Friday, 31 December 2010
Lost Characters, 2010
The last blog of 2010. Welcome to a new follower, Jan vB. an Amsterdam blogger, working in ICT finance, happy to be father and husband. On his interesting blog you will find his take on soul, spirituality and events from his personal life. Find his blog here.
Last night (30th) my small group of friends from my psychic circle 'cleared' a house belonging to a friend who was having some difficulties with 'things happening' in her house that were unexplained and occasionally a bit scary. We were able to help her and after about an hour and a half's work, we managed to get rid of whatever it was that was troubling her and today she reported one of the calmest nights she'd had for a while. Good deed done.
Losing Anyone of course is particularly sad but faces that we lose that we are used to in the public eye: actors, prominent people and those that work for the public good are sometimes almost friends, fixtures, traditions, even institutions (take Morecambe and Wise (for UK readers) for example).
Looking ahead and living for now is really important for us to succeed and for our own mental and physical welfare, but I thought I’d look back, just for a few moments to mention just a handful of people who’ve passed away this year that I thought had something special about them. There are many who fit into this category, so I’m sorry if I miss someone who you were particularly interested in or whose presence you enjoyed.
These are in no particular order and the first is Sir Norman Wisdom who died in October aged at the great age of 95. I knew someone who knew him from his home on the Isle of Man and he was just as pleasant and generous as his public life persona until dementia started to take hold, a surprisingly long time ago. He brought joy to millions over a long period of time and he will be missed as a supreme entertainer with his unique style of slapstick comedy. His duet with Joyce Grenfell on the record Narcissus is hilarious.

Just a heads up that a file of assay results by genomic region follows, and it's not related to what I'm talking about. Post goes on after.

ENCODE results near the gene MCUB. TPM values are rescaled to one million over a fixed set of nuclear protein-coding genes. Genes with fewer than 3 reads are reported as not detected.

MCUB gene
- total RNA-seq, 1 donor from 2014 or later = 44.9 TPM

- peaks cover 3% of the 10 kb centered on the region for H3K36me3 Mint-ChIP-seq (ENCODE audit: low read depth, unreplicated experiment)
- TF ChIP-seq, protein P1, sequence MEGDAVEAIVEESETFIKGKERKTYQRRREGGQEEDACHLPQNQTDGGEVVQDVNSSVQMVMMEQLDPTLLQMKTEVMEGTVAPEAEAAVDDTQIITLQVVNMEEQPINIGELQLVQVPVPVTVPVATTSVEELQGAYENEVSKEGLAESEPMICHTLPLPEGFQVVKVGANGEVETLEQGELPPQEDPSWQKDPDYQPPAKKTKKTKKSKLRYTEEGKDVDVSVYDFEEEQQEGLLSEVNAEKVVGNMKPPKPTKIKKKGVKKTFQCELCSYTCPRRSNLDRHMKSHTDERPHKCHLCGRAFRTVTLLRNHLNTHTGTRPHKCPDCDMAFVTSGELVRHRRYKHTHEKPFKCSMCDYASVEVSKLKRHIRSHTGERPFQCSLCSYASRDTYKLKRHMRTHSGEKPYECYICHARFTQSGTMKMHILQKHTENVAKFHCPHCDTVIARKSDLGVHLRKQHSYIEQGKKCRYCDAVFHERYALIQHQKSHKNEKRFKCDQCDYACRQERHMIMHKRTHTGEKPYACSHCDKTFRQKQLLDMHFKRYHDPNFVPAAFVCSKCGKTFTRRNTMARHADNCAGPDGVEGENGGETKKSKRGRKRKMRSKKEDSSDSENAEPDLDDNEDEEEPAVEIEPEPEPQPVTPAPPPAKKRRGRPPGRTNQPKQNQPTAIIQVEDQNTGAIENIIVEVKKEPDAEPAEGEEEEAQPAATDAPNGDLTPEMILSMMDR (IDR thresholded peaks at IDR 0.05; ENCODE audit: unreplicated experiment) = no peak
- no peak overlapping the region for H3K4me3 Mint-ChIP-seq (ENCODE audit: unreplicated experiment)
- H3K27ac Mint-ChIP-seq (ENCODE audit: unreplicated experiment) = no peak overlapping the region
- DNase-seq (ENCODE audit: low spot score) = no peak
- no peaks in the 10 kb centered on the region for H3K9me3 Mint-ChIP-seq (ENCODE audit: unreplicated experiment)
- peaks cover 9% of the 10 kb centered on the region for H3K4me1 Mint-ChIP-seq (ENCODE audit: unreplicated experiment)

I suppose when you’ve made over 120 films, it must have been hard for American actor Tony Curtis to have hidden his light under a bushel, not that he was ever afraid of publicity. This talented actor and artist will best be remembered by me for his superb character in ‘Some Like it Hot’ with Jack Lemon and Marilyn Munroe and for the playboy in the TV series ‘The Persuaders’ with Roger Moore. He took more serious roles, particularly when he was younger and he was a very good actor in his earlier days.
Other great actors to leave us this year were Jean Simmons, Lynn Redgrave, smooth guy Simon MacCorkindale and Hollywood hard man, cult actor Dennis Hopper.
BBC Journalist Brian Hanrahan was another extraordinarily talented man who died aged only 61 and will always be famous for his description, under censorship of the 1982 Falklands conflict and British warplanes: "I'm not allowed to say how many planes joined the raid, but I counted them all out and I counted them all back. Their pilots were unhurt, cheerful and jubilant, giving thumbs-up signs." He received plaudits from, among others, former Soviet leader, Mikhail Gorbchev.
Wombles (of Wimbledon Common) creator Elizabeth Beresford, Pink Panther creator Blake Edwards, larger than life politician Sir Cyril Smith, controversial snooker player Alex Higgins, the always under-rated sports commentator Harry Carpenter, Hull man and actor Ian Carmichael who I have written about before but I leave the last two paragraphs for particular favourites.
The first is Canadian born actor Leslie Nielson probably best known for his disastrously inept detective Frank Drebin in the Naked Gun series of pictures. Here was a serious actor, a leading man who stumbled across the Airplane movie, played his comedy straight (a golden rule) and never looked back. A great entertainer who never insulted his audience and took delight in having a laugh at the expense of his own characters.
The last, is the indomitable and supreme comedic character actor Lionel Jeffries – a film hero of mine. His height of mastery was playing alongside such actors as Peter Sellers in a series of Ealing style comedies, mainly in black and white as well as being father to Caractacus Potts in Chitty Chitty Bang Bang. Self effacing, gentle and hugely likeable, it’s difficult to imagine who can replace this type of actor today.
Thanks to Wikipedia for Lionel Jefferies picture.